Last week, we had noticed the 452 bus that went, we discovered, from Vauxhall to Kensal Rise, and we agreed that on our next Expotition we would take it and see where it went. Well, to Kensal Rise, obvs, but where was Kensal Rise and how did the bus get there?
We started off by getting a P5 into Brixton and then a 2 up to Vauxhall - I had thought we might take the Tube, but a bus was coming. It is a very grey and dull day, but not raining.
At Vauxhall bus station there wasn't long to wait for a 452.
At first, it followed the route of the 196 from Vauxhall, down past Nine Elms Sainsbury's and the new Tube Station, Springfield Church, and so on, but where the 196 turns left, it goes straight on, past Wandsworth Road station, and so to Cedars Road, where it turns right, and follows the route of the 137 across Chelsea Bridge, up Sloane Street (I was surprised to see cafés in the middle of Sloane Square) and into Knightsbridge (incredibly slow, as always).
Then it turns up Kensington Gore, and goes past the Royal Albert Hall and the Albert Memorial,
and so on to Kensington High Street, turning right up Kensington Church Street, passing Notting Hill Gate and then Ladbroke Grove. Just before the Regents Canal and the Westway it did a quick dive into a big Sainsbury's - how useful of it - and then came back on to the main road, and so up to Kensal Rise Station.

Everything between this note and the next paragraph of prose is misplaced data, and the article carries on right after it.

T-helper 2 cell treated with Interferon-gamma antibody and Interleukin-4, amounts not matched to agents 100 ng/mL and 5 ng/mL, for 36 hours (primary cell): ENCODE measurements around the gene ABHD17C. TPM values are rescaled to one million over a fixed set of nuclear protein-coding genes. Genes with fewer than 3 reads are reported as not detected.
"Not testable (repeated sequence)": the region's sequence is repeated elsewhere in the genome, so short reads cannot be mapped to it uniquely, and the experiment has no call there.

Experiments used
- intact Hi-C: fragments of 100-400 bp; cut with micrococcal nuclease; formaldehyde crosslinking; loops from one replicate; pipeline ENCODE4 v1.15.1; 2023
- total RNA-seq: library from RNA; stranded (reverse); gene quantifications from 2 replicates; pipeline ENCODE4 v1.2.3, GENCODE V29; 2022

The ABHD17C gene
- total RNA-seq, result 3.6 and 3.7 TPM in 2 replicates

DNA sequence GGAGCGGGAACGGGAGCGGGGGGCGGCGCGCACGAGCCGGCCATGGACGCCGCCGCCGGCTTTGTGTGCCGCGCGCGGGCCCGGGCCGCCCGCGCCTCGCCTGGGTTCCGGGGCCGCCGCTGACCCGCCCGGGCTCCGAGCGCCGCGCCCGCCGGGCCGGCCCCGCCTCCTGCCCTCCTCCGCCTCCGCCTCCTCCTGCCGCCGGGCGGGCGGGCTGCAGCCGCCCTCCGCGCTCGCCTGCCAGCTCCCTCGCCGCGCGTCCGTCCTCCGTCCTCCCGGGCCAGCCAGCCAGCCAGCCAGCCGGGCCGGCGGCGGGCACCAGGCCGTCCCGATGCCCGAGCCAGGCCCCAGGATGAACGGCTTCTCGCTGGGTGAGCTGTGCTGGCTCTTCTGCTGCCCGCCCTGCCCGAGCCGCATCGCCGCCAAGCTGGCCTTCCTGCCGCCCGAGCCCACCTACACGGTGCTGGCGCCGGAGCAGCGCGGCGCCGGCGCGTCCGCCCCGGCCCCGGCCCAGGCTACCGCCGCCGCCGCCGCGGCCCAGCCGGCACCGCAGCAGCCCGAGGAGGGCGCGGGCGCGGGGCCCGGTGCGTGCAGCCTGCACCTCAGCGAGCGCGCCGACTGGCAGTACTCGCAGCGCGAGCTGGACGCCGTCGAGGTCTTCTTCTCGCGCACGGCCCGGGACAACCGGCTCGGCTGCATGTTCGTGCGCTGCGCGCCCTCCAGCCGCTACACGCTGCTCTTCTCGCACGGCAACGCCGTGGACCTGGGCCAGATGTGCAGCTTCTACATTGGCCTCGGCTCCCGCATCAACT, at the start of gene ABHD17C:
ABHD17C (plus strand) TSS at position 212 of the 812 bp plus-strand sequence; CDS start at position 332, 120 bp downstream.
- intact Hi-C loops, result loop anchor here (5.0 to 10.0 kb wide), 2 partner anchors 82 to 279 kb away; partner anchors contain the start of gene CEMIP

We got off the bus and went to look for a cup of tea. In fact, most of the cafés, we discovered too late, too late, were on the other side of the road, and had we crossed, we would have had a wide choice. As it was, we found a Gail's Bakery with benches outside, which was nice (we had jackets today!). The Swan Whisperer had a cup of coffee and a granola bar, and I had a cup of Earl Grey - I don't know what the brand was, but it was delicious. I would have liked something to eat, but decided it would spoil my supper if I did, so resisted temptation.
After we had finished our drinks, we saw there was a southbound 452 coming, so we caught it and stayed on it as far as Sloane Square, where we got off and walked across the square to see how it had changed. Peter Jones is covered in scaffolding and looked almost derelict, but I think it was open. At the other end, the Royal Court Theatre is still there. I took a picture of the cafés.pork and bean casserole, which I put into the slow cooker section of the Instant Pot. Unfortunately, I think I should have cooked it on high rather than medium, as the potatoes and carrots are still crunchy, but nothing that 5 minutes or so in the pressure cooker function won't cure.